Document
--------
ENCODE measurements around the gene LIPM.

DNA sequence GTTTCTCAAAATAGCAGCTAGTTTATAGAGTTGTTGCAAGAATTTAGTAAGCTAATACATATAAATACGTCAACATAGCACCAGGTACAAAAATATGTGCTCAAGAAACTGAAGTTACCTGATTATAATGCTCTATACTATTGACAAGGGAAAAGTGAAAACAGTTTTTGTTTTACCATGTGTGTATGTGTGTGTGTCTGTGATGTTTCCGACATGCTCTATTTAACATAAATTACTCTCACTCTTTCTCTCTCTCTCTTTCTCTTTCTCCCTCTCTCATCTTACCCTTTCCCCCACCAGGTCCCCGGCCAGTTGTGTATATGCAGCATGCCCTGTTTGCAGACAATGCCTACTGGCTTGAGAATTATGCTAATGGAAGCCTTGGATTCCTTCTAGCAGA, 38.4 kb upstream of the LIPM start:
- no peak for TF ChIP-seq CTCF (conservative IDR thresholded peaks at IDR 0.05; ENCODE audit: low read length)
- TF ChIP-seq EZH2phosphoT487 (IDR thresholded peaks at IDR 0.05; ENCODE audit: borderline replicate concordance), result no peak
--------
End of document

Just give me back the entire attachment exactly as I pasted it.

ENCODE measurements around the gene LIPM.

DNA sequence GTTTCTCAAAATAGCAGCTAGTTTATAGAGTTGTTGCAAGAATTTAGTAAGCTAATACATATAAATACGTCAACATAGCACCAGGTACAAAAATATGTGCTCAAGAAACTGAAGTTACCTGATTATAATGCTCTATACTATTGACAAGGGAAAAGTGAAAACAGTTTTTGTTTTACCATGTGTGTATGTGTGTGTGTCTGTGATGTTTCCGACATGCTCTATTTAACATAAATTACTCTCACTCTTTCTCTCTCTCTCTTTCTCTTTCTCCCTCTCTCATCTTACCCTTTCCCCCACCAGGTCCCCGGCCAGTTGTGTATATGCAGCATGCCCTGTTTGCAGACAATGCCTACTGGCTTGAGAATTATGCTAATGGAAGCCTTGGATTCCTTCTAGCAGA, 38.4 kb upstream of the LIPM start:
- no peak for TF ChIP-seq CTCF (conservative IDR thresholded peaks at IDR 0.05; ENCODE audit: low read length)
- TF ChIP-seq EZH2phosphoT487 (IDR thresholded peaks at IDR 0.05; ENCODE audit: borderline replicate concordance), result no peak